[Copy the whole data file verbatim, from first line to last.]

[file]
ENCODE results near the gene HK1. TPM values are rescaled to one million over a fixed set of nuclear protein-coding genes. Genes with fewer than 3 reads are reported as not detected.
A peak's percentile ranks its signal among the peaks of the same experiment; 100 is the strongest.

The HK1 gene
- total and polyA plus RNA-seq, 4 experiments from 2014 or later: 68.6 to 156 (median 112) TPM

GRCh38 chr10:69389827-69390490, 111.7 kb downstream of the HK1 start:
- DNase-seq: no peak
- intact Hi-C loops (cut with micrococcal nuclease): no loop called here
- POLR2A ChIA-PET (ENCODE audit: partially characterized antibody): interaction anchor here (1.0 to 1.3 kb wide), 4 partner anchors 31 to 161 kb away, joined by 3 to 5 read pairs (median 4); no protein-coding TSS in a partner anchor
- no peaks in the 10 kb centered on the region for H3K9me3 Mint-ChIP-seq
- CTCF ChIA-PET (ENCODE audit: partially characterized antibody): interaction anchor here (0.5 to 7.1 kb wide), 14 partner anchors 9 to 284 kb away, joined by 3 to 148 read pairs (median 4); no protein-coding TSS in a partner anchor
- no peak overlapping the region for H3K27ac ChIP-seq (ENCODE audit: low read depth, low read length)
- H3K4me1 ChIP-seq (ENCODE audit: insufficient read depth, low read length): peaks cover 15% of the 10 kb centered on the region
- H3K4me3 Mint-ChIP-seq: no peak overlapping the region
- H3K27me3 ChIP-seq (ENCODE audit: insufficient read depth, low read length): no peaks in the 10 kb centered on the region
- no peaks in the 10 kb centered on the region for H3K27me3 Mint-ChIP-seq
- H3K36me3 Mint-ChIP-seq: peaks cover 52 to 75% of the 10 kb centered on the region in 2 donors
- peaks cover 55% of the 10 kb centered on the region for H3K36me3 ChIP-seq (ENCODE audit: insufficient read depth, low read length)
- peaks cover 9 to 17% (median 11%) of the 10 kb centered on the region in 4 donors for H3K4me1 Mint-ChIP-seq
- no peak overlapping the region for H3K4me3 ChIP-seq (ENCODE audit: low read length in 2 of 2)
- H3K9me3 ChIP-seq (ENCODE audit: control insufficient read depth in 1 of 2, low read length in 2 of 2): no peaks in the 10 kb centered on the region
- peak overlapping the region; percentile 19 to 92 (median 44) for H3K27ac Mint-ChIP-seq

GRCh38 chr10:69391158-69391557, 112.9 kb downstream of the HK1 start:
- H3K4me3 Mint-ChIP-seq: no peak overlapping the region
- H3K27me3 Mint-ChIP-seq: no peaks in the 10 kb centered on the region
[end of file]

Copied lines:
ENCODE results near the gene HK1. TPM values are rescaled to one million over a fixed set of nuclear protein-coding genes. Genes with fewer than 3 reads are reported as not detected.
A peak's percentile ranks its signal among the peaks of the same experiment; 100 is the strongest.

The HK1 gene
- total and polyA plus RNA-seq, 4 experiments from 2014 or later: 68.6 to 156 (median 112) TPM

GRCh38 chr10:69389827-69390490, 111.7 kb downstream of the HK1 start:
- DNase-seq: no peak
- intact Hi-C loops (cut with micrococcal nuclease): no loop called here
- POLR2A ChIA-PET (ENCODE audit: partially characterized antibody): interaction anchor here (1.0 to 1.3 kb wide), 4 partner anchors 31 to 161 kb away, joined by 3 to 5 read pairs (median 4); no protein-coding TSS in a partner anchor
- no peaks in the 10 kb centered on the region for H3K9me3 Mint-ChIP-seq
- CTCF ChIA-PET (ENCODE audit: partially characterized antibody): interaction anchor here (0.5 to 7.1 kb wide), 14 partner anchors 9 to 284 kb away, joined by 3 to 148 read pairs (median 4); no protein-coding TSS in a partner anchor
- no peak overlapping the region for H3K27ac ChIP-seq (ENCODE audit: low read depth, low read length)
- H3K4me1 ChIP-seq (ENCODE audit: insufficient read depth, low read length): peaks cover 15% of the 10 kb centered on the region
- H3K4me3 Mint-ChIP-seq: no peak overlapping the region
- H3K27me3 ChIP-seq (ENCODE audit: insufficient read depth, low read length): no peaks in the 10 kb centered on the region
- no peaks in the 10 kb centered on the region for H3K27me3 Mint-ChIP-seq
- H3K36me3 Mint-ChIP-seq: peaks cover 52 to 75% of the 10 kb centered on the region in 2 donors
- peaks cover 55% of the 10 kb centered on the region for H3K36me3 ChIP-seq (ENCODE audit: insufficient read depth, low read length)
- peaks cover 9 to 17% (median 11%) of the 10 kb centered on the region in 4 donors for H3K4me1 Mint-ChIP-seq
- no peak overlapping the region for H3K4me3 ChIP-seq (ENCODE audit: low read length in 2 of 2)
- H3K9me3 ChIP-seq (ENCODE audit: control insufficient read depth in 1 of 2, low read length in 2 of 2): no peaks in the 10 kb centered on the region
- peak overlapping the region; percentile 19 to 92 (median 44) for H3K27ac Mint-ChIP-seq

GRCh38 chr10:69391158-69391557, 112.9 kb downstream of the HK1 start:
- H3K4me3 Mint-ChIP-seq: no peak overlapping the region
- H3K27me3 Mint-ChIP-seq: no peaks in the 10 kb centered on the region